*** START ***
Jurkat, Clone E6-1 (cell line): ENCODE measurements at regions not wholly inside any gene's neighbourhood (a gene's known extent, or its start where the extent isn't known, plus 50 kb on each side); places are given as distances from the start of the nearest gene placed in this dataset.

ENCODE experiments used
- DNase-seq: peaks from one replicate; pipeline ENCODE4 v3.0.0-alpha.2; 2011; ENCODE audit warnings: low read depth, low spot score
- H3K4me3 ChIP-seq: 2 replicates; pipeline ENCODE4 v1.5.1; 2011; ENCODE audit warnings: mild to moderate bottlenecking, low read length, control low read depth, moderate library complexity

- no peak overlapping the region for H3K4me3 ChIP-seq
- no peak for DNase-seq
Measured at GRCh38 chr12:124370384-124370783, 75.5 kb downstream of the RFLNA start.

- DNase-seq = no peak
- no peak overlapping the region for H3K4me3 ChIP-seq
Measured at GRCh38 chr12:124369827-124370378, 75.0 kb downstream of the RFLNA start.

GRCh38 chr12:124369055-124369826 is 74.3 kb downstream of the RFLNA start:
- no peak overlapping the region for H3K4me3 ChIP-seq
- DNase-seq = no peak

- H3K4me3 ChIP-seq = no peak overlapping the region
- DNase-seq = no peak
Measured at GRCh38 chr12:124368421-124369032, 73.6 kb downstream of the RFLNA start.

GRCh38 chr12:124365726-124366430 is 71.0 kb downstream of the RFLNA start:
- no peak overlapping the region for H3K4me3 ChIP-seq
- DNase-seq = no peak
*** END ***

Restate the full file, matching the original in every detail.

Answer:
Jurkat, Clone E6-1 (cell line): ENCODE measurements at regions not wholly inside any gene's neighbourhood (a gene's known extent, or its start where the extent isn't known, plus 50 kb on each side); places are given as distances from the start of the nearest gene placed in this dataset.

ENCODE experiments used
- DNase-seq: peaks from one replicate; pipeline ENCODE4 v3.0.0-alpha.2; 2011; ENCODE audit warnings: low read depth, low spot score
- H3K4me3 ChIP-seq: 2 replicates; pipeline ENCODE4 v1.5.1; 2011; ENCODE audit warnings: mild to moderate bottlenecking, low read length, control low read depth, moderate library complexity

- no peak overlapping the region for H3K4me3 ChIP-seq
- no peak for DNase-seq
Measured at GRCh38 chr12:124370384-124370783, 75.5 kb downstream of the RFLNA start.

- DNase-seq = no peak
- no peak overlapping the region for H3K4me3 ChIP-seq
Measured at GRCh38 chr12:124369827-124370378, 75.0 kb downstream of the RFLNA start.

GRCh38 chr12:124369055-124369826 is 74.3 kb downstream of the RFLNA start:
- no peak overlapping the region for H3K4me3 ChIP-seq
- DNase-seq = no peak

- H3K4me3 ChIP-seq = no peak overlapping the region
- DNase-seq = no peak
Measured at GRCh38 chr12:124368421-124369032, 73.6 kb downstream of the RFLNA start.

GRCh38 chr12:124365726-124366430 is 71.0 kb downstream of the RFLNA start:
- no peak overlapping the region for H3K4me3 ChIP-seq
- DNase-seq = no peak